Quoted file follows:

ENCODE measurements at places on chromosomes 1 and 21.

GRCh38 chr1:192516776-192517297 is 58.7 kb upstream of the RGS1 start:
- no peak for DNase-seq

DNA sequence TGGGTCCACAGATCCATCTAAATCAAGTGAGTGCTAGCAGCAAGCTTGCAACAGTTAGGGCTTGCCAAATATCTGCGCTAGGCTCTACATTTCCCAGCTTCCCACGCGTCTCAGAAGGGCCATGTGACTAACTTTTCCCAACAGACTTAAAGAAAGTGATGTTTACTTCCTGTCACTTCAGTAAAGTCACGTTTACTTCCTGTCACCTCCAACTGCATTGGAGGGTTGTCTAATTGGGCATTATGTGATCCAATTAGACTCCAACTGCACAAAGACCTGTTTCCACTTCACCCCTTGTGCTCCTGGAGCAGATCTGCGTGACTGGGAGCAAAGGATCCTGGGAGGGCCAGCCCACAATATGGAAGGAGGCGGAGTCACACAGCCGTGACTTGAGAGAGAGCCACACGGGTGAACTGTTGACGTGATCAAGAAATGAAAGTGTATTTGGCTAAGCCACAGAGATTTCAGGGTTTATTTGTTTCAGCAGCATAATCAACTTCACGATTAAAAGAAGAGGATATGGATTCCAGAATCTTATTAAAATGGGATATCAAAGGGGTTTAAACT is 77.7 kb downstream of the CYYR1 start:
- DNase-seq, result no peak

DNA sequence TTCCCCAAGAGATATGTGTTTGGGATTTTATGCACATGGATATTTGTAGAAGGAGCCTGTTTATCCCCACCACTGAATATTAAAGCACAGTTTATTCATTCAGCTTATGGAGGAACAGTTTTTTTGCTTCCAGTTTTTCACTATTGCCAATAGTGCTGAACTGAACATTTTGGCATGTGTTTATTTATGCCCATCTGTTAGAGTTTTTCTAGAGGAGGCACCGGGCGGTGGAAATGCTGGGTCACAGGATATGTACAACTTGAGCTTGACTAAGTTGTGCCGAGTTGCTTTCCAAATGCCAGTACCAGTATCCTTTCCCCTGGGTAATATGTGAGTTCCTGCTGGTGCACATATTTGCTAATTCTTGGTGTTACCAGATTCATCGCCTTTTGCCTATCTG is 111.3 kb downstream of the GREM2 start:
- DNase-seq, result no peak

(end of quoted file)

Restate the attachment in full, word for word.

ENCODE measurements at places on chromosomes 1 and 21.

GRCh38 chr1:192516776-192517297 is 58.7 kb upstream of the RGS1 start:
- no peak for DNase-seq

DNA sequence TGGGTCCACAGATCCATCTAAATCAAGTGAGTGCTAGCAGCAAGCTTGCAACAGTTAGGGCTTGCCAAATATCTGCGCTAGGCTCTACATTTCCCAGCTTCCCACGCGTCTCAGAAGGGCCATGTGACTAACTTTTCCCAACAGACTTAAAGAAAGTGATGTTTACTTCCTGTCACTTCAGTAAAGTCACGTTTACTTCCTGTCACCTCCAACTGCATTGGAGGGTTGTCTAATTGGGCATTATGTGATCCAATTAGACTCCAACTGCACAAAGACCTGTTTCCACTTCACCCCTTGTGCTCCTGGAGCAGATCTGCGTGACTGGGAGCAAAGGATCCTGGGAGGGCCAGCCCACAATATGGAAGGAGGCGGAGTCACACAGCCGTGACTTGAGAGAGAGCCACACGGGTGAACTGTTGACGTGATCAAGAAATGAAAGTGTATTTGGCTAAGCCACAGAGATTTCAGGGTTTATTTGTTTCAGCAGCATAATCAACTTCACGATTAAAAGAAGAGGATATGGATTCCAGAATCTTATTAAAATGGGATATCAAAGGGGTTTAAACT is 77.7 kb downstream of the CYYR1 start:
- DNase-seq, result no peak

DNA sequence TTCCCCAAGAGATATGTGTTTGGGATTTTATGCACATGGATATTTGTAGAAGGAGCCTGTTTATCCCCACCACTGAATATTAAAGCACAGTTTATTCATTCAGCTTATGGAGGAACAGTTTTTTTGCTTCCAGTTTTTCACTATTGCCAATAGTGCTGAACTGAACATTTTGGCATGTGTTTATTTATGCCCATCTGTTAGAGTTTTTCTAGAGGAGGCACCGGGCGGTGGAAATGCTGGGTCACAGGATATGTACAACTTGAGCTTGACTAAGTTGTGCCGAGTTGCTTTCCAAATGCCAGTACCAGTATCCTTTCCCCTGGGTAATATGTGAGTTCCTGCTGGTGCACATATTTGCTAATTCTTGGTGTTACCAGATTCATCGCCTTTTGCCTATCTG is 111.3 kb downstream of the GREM2 start:
- DNase-seq, result no peak